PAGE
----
captured as reported, and that a company of infantry sent by the brigade commander had gone forward in pursuit of some cavalry. He rapidly advanced some 2 miles and found them engaged; charged the enemy, and drove them along the ridge road until he met and received three discharges of artillery, when he very properly wheeled under cover and returned till he met me. As soon as I heard artillery I advanced with two regiments of infantry and took position and remained until the scattered companies of infantry and cavalry returned. This was after night.
I infer that the enemy is in some considerable force at Pea Ridge; that yesterday morning they crossed a brigade of two regiments of infantry, one regiment of cavalry, and one battery of field artillery to the ridge on which the Corinth road lays. They halted the infantry and artillery at a point about 5 miles in my front, and sent a detachment to the lane of General Meeks, on the north of Owl Creek, and the cavalry down towards our camps. This cavalry captured a part of our advance pickets and afterwards engaged the two companies of Colonel Buckland's regiment, as described by him in his report, herewith inclosed. Our cavalry drove them back upon their artillery and infantry, killing many and bringing off 10 prisoners (all of the First Alabama Cavalry), whom I send to you.
We lost of the picket: 1 first lieutenant and 7 men of the Seventieth Ohio Infantry, taken prisoners; 1 major, 1 lieutenant, and 1 private of the Seventy-second Ohio taken prisoners, and 8 privates wounded. Names of all embraced in report of Colonel Buckland, inclosed herewith. We took 10 prisoners, and left 2 wounded and many killed on the field.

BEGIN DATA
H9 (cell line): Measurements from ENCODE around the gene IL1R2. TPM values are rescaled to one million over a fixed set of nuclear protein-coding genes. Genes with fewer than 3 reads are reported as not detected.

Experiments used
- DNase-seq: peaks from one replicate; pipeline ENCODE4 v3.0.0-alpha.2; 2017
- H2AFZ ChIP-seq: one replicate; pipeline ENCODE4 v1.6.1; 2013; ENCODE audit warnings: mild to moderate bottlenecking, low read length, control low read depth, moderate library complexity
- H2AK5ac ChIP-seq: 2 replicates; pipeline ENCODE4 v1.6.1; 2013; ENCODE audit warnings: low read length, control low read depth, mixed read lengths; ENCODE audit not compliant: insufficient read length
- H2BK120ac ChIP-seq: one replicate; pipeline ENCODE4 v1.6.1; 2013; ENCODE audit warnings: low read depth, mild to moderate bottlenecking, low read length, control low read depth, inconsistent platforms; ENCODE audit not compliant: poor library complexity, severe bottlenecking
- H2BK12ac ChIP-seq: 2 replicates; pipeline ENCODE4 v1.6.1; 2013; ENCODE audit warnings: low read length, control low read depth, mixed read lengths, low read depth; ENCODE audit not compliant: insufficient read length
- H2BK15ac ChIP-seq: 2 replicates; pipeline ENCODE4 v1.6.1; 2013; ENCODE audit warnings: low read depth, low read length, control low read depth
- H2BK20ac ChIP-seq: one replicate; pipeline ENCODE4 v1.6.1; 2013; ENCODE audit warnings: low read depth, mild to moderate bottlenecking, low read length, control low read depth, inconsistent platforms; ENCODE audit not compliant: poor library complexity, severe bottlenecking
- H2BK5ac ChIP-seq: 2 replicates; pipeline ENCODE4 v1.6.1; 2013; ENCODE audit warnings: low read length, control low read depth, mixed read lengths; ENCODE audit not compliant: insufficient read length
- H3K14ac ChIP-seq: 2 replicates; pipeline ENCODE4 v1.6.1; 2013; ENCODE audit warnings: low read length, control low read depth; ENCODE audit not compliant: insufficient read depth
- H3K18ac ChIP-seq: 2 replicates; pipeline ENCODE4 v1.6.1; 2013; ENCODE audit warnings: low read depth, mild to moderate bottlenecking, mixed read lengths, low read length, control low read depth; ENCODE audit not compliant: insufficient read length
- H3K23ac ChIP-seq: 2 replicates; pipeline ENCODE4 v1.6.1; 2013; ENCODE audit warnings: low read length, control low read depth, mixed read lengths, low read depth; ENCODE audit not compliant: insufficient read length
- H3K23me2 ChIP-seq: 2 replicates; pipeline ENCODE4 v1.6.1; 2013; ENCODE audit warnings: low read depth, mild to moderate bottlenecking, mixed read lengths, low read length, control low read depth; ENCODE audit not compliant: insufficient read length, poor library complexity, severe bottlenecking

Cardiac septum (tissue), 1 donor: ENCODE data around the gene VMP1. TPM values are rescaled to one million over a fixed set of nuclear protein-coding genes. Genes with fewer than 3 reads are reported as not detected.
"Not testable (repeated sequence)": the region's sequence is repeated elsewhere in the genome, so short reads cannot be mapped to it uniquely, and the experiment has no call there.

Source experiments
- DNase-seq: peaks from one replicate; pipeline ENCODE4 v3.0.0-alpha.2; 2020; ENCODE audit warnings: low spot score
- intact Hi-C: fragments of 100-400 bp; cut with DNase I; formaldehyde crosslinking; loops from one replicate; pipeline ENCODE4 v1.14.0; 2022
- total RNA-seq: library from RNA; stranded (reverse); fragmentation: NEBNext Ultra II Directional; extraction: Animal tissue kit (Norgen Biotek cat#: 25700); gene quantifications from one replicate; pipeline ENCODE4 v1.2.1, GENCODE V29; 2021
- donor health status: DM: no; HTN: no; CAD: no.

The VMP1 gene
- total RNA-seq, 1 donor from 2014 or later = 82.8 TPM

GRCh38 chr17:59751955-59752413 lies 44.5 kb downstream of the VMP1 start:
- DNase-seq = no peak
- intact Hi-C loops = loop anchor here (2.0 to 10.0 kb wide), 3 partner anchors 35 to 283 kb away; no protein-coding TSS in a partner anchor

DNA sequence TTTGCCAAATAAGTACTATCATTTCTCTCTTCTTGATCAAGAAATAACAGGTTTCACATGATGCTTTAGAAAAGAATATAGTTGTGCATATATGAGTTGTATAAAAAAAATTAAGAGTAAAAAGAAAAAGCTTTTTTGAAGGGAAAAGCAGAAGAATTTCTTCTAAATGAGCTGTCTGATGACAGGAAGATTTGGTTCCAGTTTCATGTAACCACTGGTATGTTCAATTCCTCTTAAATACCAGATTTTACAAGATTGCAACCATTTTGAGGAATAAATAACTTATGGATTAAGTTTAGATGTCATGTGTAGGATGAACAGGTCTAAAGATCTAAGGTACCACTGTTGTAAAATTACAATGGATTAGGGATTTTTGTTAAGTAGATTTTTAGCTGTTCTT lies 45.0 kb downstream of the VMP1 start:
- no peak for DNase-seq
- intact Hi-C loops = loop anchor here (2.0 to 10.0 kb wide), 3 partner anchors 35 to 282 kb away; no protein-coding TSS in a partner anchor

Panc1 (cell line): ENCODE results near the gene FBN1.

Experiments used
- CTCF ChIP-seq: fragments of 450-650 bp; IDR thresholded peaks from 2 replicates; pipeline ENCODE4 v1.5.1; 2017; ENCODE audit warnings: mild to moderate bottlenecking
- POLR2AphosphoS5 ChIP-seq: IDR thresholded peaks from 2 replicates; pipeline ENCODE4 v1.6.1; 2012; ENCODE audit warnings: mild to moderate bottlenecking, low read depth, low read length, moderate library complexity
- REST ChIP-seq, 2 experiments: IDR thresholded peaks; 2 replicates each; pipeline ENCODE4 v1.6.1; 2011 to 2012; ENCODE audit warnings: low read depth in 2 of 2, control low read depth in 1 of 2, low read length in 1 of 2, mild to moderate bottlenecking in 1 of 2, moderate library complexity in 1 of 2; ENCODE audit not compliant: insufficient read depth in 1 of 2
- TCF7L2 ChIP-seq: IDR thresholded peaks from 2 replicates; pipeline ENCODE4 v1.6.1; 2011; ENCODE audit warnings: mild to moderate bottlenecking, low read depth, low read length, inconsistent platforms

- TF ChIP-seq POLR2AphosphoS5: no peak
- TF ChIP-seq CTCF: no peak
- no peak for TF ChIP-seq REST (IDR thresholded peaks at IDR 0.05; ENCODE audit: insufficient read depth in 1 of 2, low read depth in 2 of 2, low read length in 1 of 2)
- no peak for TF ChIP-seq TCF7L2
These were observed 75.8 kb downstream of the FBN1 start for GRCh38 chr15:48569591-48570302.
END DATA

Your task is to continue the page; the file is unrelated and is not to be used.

I have the honor to be, your obedient servant,
W. T. SHERMAN,
Brigadier-General, Commanding Division.
Captain JOHN A. RAWLINS,
A. A. G., District of West Tennessee.
No. 3. Report of Colonel Ralph P. Buckland, Seventy-second Ohio Infantry.
HEADQUARTERS FOURTH BRIGADE,
Camp Shiloh, April 5, 1862.
SIR: I make the following report of the affair of yesterday:
About 2.30 p.m. I went out to the field where Major Crockett was drilling the Seventy-second Regiment. Just as I reached the field quite a brisk firing commenced on the left of our pickets. I directed Major Crockett to march the regiment around that way to camp, and I rode ahead to ascertain what the firing meant. I found that Lieutenant W. H. Herbert, of the Seventieth Ohio Volunteer, and 6 guards under him had been taken prisoners. I sent Lieutenant Geer to inform Colonel Cockerill, and request the colonel to report the fact to General Sherman. Major Crockett had directed Company B, Seventy-second Regiment, to bear off to the right of our picket line as skirmishers. After reaching the house where the guard was I directed the major to take Company H and meet Company B, leaving the balance of the regiment at the house. Lieutenant Geer returned and informed me that General Sherman would sent out 100 cavalry. I returned to camp, supposing that Major Crockett would soon follow me with the regiment. After